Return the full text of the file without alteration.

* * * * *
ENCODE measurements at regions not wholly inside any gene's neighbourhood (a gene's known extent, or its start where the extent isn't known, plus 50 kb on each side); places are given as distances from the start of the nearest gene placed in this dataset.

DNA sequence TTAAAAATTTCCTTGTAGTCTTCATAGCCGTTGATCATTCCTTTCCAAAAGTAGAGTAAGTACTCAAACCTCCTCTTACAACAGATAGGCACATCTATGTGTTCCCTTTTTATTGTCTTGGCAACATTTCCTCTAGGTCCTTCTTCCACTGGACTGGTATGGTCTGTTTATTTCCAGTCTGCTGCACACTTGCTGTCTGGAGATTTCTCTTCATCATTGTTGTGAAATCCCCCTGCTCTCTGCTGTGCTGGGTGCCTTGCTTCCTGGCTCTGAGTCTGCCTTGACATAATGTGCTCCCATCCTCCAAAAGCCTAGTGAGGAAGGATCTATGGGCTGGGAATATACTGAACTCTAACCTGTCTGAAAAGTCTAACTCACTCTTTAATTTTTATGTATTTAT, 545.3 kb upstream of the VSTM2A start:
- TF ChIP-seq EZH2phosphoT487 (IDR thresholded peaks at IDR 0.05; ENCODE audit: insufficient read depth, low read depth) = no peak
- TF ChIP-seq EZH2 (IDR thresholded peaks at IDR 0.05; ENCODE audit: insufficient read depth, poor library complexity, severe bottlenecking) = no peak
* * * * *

ENCODE measurements at regions not wholly inside any gene's neighbourhood (a gene's known extent, or its start where the extent isn't known, plus 50 kb on each side); places are given as distances from the start of the nearest gene placed in this dataset.

DNA sequence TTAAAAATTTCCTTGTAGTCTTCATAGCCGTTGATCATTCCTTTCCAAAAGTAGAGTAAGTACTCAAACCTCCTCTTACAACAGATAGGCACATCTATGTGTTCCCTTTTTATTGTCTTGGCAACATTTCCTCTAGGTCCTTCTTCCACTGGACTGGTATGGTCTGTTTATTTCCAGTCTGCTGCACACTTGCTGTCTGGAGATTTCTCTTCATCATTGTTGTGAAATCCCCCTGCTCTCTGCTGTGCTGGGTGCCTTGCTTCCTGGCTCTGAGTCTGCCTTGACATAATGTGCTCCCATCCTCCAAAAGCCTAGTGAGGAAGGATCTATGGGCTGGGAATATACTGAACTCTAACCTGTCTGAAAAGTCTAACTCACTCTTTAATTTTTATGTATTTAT, 545.3 kb upstream of the VSTM2A start:
- TF ChIP-seq EZH2phosphoT487 (IDR thresholded peaks at IDR 0.05; ENCODE audit: insufficient read depth, low read depth) = no peak
- TF ChIP-seq EZH2 (IDR thresholded peaks at IDR 0.05; ENCODE audit: insufficient read depth, poor library complexity, severe bottlenecking) = no peak